David Ayers, Patricia Franklin highlight value of patient-reported outcomes registries in NEJM Catalyst
Orthopedics outcomes researchers showcase FORCE-TJR registry as model
Patricia Franklin, MD, MBA, MPH, and David Ayers, MD
A new analysis by UMass Medical School orthopedic outcomes researcher Patricia Franklin, MD, MBA, MPH, and orthopedic surgeon David Ayers, MD, affirms the value of patient-reported outcomes registries. Published in the New England Journal of Medicine Catalyst on Oct. 31, the article explains why and how patient outcome registries like Function and Outcomes Research for Comparative Effectiveness in Total Joint Replacement (FORCE-TJR), which they established in 2010, are essential to informing health policy and treatment decisions.
Dr. Franklin, professor of orthopedics & physical rehabilitation and family medicine & community health, and Dr. Ayers, the Arthur M. Pappas, MD, Chair in Orthopedics and chair and professor of orthopedics & physical rehabilitation, explain that registries like the FORCE-TJR database complement electronic health records data for quality and value monitoring and comparative outcomes research. This is increasingly important as today’s health care industry shifts from fee-for-service payment to bundled payment programs linked to the quality of care and long-term outcomes, they said.
“Well-designed registries engage patients as partners to ensure comprehensive, consistent data to inform quality and outcome monitoring beyond the electronic health records of a single hospital or health system,” said Franklin. “Smartly designed registries do not duplicate the EHR’s clinical data but rather augment this information to serve ongoing quality improvement, policy and research efforts.”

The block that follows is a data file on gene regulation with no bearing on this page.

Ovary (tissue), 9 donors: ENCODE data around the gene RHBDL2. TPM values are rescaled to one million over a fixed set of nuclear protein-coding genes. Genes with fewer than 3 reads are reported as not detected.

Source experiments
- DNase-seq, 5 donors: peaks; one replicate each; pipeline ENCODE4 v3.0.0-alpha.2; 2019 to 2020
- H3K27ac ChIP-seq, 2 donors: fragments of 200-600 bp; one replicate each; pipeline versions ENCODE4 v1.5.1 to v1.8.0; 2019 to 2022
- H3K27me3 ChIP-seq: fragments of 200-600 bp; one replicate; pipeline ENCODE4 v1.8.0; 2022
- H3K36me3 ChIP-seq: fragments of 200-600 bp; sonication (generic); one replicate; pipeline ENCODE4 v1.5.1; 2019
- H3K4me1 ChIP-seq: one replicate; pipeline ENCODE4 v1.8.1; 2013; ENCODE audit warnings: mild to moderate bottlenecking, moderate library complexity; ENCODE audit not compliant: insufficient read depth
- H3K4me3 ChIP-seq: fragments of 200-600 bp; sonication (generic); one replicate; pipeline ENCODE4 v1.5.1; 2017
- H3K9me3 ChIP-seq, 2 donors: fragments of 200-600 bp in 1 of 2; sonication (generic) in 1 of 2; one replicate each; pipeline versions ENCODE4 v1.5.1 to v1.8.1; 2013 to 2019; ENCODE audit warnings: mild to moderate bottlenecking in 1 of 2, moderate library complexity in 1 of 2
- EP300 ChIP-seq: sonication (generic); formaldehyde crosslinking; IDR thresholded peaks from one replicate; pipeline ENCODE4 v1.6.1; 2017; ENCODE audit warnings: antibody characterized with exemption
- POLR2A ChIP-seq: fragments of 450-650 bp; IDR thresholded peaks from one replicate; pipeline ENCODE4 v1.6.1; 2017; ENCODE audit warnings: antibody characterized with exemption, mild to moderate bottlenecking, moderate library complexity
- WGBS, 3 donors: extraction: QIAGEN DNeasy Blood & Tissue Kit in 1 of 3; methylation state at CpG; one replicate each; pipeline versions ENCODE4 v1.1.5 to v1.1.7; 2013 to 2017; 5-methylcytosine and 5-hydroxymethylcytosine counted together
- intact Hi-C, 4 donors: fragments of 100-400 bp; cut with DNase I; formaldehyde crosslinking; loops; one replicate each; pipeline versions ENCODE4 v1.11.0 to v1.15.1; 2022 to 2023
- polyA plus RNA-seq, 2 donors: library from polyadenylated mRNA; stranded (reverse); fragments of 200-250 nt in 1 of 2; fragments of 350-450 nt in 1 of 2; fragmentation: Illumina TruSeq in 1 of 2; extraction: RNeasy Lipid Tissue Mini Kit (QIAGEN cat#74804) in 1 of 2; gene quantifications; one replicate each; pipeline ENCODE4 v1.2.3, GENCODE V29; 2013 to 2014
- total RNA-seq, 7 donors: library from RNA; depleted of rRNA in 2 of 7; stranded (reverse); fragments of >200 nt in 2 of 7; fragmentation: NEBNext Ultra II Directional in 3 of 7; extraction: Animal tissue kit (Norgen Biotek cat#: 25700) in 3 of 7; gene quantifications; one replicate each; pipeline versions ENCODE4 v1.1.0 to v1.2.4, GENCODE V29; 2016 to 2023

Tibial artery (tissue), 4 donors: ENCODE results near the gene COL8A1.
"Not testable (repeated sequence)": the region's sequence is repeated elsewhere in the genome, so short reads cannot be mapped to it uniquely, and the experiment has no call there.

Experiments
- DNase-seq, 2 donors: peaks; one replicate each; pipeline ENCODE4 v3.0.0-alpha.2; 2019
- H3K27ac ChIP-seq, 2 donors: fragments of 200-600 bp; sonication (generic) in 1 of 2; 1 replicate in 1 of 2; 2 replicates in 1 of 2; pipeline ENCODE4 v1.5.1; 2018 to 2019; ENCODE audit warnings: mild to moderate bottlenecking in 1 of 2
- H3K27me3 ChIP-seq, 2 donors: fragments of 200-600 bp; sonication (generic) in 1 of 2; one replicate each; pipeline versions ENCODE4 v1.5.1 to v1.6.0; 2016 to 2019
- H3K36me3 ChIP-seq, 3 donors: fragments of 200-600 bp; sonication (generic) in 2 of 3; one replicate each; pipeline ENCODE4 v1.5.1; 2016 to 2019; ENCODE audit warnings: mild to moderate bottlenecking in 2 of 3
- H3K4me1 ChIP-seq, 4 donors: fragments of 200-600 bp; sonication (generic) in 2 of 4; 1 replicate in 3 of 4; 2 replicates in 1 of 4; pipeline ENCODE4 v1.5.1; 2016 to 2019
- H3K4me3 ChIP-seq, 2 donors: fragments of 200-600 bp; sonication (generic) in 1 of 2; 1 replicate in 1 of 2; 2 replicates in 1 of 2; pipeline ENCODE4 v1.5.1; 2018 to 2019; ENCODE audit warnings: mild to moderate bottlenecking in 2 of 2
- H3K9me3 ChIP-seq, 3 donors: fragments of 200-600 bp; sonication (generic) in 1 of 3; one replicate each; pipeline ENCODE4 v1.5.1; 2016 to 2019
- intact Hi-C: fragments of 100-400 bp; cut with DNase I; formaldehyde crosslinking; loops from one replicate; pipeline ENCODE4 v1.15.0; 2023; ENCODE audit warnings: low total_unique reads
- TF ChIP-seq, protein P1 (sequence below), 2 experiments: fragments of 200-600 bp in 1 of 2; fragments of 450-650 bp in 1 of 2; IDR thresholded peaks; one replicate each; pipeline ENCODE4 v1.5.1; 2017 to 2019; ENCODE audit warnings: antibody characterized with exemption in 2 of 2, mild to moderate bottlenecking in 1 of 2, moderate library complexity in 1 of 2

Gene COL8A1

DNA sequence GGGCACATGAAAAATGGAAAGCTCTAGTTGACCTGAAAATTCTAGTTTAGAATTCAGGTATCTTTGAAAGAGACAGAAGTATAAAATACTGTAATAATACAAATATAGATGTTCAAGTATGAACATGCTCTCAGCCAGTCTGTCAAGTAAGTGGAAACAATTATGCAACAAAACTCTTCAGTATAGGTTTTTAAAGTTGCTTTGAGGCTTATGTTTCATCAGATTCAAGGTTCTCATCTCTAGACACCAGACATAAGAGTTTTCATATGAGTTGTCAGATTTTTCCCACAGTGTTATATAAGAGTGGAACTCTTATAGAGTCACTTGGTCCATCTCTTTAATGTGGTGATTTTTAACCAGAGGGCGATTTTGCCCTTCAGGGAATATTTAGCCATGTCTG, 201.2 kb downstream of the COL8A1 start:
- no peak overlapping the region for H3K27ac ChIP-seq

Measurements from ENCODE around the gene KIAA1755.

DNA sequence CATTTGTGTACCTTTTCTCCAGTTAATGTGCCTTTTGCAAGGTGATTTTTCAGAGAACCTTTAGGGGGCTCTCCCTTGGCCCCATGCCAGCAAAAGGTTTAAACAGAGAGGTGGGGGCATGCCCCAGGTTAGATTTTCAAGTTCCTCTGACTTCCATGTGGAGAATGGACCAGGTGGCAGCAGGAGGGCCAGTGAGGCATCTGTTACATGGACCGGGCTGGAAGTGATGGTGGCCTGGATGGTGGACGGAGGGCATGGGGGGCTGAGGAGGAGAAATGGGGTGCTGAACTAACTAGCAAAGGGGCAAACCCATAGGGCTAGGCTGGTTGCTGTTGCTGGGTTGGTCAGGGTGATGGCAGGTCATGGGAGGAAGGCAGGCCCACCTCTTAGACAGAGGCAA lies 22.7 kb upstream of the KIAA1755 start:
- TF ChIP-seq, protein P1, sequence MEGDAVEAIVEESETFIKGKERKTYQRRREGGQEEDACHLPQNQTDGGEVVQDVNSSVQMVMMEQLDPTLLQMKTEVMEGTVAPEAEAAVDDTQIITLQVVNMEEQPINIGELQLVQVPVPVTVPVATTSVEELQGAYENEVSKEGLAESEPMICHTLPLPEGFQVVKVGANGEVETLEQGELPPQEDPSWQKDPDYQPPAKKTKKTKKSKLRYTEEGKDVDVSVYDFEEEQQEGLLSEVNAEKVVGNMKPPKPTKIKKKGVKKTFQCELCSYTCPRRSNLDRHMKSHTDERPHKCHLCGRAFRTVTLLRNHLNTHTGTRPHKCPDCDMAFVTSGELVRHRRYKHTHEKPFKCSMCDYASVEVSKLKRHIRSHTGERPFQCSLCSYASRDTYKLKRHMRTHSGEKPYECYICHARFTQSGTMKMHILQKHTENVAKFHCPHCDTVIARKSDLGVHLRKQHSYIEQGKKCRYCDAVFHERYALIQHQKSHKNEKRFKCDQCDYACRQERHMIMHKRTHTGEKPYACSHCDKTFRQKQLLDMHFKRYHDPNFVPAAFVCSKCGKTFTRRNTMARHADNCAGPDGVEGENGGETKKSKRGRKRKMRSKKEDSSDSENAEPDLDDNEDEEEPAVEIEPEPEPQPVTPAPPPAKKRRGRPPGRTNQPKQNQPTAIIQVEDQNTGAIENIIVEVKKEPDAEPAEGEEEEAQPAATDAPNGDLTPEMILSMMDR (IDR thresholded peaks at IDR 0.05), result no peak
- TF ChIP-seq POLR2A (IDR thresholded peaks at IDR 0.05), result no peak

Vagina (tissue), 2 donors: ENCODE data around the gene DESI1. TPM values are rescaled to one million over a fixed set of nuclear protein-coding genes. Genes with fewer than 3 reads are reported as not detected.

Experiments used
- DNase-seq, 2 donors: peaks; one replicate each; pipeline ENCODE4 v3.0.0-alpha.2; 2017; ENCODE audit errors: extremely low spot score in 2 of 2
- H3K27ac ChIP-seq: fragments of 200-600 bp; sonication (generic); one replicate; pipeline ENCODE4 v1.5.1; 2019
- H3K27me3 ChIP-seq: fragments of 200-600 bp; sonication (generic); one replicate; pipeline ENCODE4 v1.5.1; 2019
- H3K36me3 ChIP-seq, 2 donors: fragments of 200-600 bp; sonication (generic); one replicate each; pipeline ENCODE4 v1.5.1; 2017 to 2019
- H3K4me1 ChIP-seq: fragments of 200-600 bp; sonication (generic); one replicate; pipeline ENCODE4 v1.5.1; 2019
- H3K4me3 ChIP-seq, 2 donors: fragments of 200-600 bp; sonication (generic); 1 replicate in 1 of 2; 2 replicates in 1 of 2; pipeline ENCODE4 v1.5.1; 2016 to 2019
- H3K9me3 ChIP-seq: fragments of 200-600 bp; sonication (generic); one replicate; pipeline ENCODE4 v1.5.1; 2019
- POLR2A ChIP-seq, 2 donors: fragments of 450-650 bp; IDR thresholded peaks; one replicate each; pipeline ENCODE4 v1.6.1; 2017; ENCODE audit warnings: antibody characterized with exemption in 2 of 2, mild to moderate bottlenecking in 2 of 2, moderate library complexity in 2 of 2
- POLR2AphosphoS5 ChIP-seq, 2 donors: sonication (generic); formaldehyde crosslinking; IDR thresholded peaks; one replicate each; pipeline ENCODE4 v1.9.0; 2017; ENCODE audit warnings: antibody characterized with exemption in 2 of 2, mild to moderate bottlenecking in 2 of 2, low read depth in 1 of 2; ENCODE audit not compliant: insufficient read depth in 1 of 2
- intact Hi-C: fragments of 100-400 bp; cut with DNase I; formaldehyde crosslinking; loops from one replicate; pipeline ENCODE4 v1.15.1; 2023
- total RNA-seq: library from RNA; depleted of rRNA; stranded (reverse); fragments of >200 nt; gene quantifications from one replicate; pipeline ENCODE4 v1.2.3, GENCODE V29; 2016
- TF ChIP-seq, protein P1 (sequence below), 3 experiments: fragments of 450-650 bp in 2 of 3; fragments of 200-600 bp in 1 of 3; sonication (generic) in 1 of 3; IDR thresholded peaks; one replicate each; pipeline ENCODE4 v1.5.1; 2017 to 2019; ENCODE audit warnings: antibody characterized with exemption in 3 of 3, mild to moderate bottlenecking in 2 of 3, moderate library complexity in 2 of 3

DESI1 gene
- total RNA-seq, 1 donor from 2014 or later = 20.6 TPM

The FORCE-TJR web-based data infrastructure captures and analyzes information from patients who had knee or hip replacements about how they fared in the months and years following their surgeries. It is the most comprehensive U.S. database on total hip and knee joint replacement patients, including patient-reported outcomes as well as surgical and implant data, with more than 50,000 patients from more than 200 orthopedic surgeons in 28 states enrolled.
The article details how web-based portals such as those deployed by FORCE-TJR facilitate data collection on pre- and post-hospital care and outcomes across time and place; how registry staff engage patients to capture complete data; how registries like FORCE-TJR establish national benchmarks for patient data; why patients are a key resource for information; and how patient-centered registries do not duplicate, but rather augment, electronic health records.
“Data from both electronic health records and longitudinal patient registries are central to implementing, managing and monitoring health care in emerging value-based models,” said Ayers. “High-quality longitudinal patient-reported and clinical data collected in FORCE-TJR can be aggregated to complement EHR data, engage patients and simultaneously used as a management tool to improve performance in value-based payment populations.”
Elise Berliner, PhD, director of the technology assessment program at the Center for Outcomes and Evidence in the U. S. Agency for Healthcare Research and Quality, co-authored the article with Franklin and Ayers. NEJM Catalyst brings health care executives, clinical leaders and clinicians together to share innovative ideas and practical applications for enhancing the value of health care delivery.
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